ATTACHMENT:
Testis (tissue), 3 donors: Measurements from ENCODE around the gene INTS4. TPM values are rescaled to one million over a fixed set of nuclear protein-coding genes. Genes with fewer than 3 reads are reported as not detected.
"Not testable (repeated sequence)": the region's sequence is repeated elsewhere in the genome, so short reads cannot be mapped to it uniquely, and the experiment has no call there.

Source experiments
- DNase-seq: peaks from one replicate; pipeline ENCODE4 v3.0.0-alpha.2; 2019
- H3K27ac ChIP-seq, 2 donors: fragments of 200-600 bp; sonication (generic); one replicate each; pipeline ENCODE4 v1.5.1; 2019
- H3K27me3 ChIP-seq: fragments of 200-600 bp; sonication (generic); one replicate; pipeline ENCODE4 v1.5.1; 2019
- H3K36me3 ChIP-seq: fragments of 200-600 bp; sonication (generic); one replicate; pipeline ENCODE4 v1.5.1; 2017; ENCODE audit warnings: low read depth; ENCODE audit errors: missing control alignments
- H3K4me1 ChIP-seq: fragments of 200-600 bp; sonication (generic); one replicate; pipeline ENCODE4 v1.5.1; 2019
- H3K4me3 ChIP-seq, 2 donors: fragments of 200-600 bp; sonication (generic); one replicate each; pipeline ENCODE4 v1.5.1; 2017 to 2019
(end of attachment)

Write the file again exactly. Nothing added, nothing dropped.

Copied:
Testis (tissue), 3 donors: Measurements from ENCODE around the gene INTS4. TPM values are rescaled to one million over a fixed set of nuclear protein-coding genes. Genes with fewer than 3 reads are reported as not detected.
"Not testable (repeated sequence)": the region's sequence is repeated elsewhere in the genome, so short reads cannot be mapped to it uniquely, and the experiment has no call there.

Source experiments
- DNase-seq: peaks from one replicate; pipeline ENCODE4 v3.0.0-alpha.2; 2019
- H3K27ac ChIP-seq, 2 donors: fragments of 200-600 bp; sonication (generic); one replicate each; pipeline ENCODE4 v1.5.1; 2019
- H3K27me3 ChIP-seq: fragments of 200-600 bp; sonication (generic); one replicate; pipeline ENCODE4 v1.5.1; 2019
- H3K36me3 ChIP-seq: fragments of 200-600 bp; sonication (generic); one replicate; pipeline ENCODE4 v1.5.1; 2017; ENCODE audit warnings: low read depth; ENCODE audit errors: missing control alignments
- H3K4me1 ChIP-seq: fragments of 200-600 bp; sonication (generic); one replicate; pipeline ENCODE4 v1.5.1; 2019
- H3K4me3 ChIP-seq, 2 donors: fragments of 200-600 bp; sonication (generic); one replicate each; pipeline ENCODE4 v1.5.1; 2017 to 2019